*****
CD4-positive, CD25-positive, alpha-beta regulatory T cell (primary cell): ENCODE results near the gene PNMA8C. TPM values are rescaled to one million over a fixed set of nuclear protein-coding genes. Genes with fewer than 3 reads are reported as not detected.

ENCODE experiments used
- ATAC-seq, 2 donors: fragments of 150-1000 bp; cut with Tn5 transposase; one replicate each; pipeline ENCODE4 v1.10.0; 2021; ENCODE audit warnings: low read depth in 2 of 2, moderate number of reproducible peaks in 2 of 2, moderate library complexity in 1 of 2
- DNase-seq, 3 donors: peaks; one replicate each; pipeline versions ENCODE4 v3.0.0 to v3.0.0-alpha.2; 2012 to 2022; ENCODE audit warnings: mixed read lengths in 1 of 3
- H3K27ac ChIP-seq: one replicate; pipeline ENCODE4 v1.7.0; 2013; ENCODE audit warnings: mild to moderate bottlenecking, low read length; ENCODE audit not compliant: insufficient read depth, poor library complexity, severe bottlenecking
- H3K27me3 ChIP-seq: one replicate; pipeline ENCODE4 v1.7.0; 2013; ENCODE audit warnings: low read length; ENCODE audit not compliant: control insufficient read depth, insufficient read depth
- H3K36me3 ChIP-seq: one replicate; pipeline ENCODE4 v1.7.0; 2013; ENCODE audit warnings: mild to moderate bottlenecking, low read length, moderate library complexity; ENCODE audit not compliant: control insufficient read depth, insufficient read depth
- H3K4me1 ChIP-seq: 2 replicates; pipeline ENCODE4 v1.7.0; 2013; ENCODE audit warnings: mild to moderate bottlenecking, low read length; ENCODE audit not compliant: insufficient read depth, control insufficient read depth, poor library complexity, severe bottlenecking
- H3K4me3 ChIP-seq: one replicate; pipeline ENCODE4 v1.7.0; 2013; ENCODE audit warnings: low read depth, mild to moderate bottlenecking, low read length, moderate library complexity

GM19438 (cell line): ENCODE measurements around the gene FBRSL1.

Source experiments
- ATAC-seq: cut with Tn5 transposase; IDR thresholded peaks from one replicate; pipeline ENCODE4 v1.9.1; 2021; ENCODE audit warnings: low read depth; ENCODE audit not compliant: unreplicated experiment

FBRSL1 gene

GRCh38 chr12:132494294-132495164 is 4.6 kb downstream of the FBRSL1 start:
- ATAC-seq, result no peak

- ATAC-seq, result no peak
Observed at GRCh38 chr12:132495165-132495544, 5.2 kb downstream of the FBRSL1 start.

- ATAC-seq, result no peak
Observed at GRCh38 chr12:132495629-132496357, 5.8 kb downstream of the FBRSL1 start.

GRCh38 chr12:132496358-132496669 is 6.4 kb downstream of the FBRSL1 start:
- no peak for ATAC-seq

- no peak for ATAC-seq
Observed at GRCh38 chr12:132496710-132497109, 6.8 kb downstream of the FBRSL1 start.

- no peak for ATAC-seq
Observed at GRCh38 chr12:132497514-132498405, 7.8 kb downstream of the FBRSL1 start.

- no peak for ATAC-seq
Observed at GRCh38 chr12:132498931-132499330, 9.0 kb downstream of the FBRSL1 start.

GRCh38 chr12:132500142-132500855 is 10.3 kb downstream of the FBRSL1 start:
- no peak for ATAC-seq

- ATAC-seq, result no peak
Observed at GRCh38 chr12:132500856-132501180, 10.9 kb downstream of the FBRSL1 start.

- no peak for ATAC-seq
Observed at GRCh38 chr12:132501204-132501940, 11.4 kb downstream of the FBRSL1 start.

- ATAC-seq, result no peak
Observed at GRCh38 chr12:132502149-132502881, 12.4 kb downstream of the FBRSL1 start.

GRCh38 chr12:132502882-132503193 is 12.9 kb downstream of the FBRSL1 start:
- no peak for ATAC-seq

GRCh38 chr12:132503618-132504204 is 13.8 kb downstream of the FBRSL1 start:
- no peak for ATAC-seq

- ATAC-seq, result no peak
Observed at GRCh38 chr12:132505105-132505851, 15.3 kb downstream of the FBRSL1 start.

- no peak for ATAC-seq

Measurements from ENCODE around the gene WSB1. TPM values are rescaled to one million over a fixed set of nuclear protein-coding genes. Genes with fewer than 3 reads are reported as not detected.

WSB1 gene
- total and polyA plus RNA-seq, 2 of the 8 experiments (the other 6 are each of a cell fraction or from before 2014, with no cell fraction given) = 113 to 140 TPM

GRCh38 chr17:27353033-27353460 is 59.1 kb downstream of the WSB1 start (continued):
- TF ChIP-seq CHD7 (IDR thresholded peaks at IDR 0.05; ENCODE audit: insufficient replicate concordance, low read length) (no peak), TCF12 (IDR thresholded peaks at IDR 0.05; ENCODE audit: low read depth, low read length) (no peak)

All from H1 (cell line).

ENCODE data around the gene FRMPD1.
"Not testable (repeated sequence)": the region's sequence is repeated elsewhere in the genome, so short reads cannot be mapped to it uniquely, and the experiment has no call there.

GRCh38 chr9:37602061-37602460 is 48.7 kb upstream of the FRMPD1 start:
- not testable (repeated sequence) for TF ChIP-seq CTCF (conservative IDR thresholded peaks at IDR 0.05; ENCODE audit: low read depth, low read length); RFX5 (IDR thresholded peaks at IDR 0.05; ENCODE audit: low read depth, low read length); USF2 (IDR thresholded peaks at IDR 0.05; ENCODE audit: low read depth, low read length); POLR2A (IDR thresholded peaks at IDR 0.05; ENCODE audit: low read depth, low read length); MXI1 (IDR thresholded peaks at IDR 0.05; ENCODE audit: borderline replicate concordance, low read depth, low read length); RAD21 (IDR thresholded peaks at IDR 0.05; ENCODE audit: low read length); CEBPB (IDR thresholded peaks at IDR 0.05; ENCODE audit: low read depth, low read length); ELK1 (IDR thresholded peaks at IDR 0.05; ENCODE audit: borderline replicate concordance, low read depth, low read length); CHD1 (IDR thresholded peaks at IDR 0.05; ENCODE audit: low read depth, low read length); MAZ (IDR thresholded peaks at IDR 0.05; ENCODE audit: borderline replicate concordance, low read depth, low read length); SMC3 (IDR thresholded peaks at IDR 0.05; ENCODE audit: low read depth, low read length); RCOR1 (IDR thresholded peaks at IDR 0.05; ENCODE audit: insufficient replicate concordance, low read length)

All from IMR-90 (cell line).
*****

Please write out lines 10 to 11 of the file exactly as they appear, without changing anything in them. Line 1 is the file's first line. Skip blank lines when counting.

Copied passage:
GM19438 (cell line): ENCODE measurements around the gene FBRSL1.

Source experiments